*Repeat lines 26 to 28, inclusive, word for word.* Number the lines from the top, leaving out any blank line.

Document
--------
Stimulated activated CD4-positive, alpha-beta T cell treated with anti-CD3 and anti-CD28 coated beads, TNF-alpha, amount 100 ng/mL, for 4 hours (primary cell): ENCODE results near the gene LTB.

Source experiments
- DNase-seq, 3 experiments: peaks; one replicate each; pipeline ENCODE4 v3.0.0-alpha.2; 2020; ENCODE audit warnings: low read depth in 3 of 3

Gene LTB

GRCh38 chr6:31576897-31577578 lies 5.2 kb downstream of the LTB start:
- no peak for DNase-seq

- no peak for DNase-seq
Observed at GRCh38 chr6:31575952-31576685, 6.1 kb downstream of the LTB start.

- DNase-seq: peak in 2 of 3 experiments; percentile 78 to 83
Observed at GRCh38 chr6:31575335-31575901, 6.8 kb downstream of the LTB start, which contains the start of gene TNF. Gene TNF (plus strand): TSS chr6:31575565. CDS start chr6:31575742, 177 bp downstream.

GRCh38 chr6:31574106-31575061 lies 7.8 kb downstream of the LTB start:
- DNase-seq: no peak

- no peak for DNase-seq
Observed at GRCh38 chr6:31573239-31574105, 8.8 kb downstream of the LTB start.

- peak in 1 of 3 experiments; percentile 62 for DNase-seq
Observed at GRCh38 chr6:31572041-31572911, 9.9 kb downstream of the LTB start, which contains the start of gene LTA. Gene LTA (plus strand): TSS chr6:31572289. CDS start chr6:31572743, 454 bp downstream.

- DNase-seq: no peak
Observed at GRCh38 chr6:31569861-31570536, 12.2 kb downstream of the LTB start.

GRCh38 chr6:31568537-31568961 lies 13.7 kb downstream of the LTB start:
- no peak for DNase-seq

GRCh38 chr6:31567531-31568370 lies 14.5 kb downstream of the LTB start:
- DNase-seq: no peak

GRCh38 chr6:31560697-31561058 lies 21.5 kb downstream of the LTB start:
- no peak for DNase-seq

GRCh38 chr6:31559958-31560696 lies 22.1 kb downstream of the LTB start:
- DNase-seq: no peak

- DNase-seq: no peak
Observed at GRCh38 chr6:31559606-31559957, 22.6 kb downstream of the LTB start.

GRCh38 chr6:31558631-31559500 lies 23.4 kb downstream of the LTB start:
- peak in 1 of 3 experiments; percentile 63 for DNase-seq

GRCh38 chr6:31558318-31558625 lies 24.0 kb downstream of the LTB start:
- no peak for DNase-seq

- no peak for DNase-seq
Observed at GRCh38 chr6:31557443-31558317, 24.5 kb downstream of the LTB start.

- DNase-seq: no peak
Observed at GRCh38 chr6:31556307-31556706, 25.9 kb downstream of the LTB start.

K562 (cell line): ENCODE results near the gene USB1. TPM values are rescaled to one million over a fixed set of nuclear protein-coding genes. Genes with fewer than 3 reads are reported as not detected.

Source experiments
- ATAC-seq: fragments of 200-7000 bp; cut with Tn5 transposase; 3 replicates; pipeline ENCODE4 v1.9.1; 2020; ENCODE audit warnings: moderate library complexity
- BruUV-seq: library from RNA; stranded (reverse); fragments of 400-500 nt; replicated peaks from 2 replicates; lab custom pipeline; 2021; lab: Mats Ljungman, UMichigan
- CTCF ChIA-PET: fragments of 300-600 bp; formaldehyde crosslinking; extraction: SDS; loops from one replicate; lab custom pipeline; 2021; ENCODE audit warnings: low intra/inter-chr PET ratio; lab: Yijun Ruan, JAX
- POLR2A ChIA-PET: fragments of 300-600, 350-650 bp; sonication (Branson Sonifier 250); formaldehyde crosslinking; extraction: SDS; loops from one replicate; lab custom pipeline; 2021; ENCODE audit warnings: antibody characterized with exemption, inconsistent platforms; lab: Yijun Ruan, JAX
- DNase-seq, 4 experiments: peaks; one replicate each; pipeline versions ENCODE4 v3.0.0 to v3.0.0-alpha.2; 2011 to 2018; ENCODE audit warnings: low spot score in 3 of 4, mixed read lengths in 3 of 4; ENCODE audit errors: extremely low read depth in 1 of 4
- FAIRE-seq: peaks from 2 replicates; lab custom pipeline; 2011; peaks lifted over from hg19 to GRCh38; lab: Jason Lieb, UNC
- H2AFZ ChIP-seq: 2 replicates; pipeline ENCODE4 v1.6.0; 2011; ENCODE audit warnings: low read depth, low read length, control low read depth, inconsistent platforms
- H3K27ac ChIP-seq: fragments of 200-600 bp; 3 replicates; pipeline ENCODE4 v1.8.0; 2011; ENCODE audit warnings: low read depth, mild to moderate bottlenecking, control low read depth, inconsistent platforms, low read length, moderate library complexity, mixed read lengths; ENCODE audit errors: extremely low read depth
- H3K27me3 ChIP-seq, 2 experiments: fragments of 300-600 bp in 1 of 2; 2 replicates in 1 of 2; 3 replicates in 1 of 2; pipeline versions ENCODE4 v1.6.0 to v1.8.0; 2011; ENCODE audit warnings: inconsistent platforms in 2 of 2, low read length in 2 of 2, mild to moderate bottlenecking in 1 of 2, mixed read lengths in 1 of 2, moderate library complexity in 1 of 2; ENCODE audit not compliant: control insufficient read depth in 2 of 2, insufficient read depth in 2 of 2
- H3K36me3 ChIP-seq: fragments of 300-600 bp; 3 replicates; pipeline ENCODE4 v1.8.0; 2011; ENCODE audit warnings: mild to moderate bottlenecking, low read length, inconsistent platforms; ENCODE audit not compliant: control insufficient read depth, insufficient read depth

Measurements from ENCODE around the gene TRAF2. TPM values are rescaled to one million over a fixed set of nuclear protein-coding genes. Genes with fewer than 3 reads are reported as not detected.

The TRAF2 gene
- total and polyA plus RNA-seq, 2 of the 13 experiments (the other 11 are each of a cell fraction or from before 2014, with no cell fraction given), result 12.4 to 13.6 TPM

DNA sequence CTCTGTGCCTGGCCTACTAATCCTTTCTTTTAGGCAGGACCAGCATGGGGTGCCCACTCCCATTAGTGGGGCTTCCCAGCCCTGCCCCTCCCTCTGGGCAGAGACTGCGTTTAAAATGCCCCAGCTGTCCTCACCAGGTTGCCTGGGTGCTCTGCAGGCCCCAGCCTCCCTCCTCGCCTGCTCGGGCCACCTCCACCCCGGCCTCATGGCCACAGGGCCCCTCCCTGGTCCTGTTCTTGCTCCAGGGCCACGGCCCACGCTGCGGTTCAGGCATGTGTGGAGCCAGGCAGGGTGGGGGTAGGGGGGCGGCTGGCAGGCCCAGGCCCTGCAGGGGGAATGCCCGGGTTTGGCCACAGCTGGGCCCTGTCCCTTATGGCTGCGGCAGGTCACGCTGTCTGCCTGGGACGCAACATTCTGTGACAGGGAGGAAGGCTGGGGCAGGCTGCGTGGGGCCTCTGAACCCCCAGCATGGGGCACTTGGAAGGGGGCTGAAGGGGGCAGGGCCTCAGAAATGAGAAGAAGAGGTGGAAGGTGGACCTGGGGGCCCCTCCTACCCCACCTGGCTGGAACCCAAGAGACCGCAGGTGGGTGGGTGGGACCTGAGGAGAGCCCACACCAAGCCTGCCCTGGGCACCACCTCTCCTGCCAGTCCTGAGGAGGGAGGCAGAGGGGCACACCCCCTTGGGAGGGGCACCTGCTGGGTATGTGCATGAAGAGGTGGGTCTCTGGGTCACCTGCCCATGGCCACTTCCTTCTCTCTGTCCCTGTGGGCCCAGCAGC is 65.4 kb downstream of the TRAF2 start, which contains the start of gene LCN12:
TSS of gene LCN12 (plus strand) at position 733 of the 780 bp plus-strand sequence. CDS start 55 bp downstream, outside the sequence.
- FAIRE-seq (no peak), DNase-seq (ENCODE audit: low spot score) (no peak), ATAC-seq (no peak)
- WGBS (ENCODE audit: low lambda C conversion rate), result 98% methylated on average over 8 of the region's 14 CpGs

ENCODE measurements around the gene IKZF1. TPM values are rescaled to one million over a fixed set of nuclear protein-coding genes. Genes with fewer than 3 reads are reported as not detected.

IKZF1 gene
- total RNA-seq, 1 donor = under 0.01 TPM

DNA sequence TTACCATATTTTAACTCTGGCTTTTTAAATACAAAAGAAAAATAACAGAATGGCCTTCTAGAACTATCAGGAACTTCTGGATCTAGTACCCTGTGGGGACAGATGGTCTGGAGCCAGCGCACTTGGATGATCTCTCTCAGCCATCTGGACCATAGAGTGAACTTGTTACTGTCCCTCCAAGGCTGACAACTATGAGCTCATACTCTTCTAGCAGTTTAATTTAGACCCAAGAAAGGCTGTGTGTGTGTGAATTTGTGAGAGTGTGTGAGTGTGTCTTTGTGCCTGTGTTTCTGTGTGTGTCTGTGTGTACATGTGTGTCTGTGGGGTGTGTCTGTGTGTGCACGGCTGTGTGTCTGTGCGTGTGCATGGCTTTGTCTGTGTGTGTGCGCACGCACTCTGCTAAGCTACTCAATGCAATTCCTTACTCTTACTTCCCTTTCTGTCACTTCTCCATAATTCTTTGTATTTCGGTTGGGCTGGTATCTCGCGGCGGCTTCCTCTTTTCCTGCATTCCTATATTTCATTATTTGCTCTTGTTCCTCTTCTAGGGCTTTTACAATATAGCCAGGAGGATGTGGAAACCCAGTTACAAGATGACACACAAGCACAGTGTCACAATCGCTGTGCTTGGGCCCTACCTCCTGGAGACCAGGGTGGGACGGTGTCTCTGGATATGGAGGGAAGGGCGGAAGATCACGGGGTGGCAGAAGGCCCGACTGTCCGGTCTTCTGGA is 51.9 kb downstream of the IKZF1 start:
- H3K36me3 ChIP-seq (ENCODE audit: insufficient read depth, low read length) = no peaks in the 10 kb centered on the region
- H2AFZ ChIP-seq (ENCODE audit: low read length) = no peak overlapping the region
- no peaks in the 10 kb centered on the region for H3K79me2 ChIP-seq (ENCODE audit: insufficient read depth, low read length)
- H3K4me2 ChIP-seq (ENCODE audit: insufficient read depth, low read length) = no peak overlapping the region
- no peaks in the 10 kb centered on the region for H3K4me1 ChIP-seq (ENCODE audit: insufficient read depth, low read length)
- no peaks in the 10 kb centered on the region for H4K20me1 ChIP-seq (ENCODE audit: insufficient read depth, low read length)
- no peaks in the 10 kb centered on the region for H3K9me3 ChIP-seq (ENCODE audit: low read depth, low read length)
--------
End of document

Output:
- DNase-seq: no peak

- DNase-seq: no peak
Observed at GRCh38 chr6:31559606-31559957, 22.6 kb downstream of the LTB start.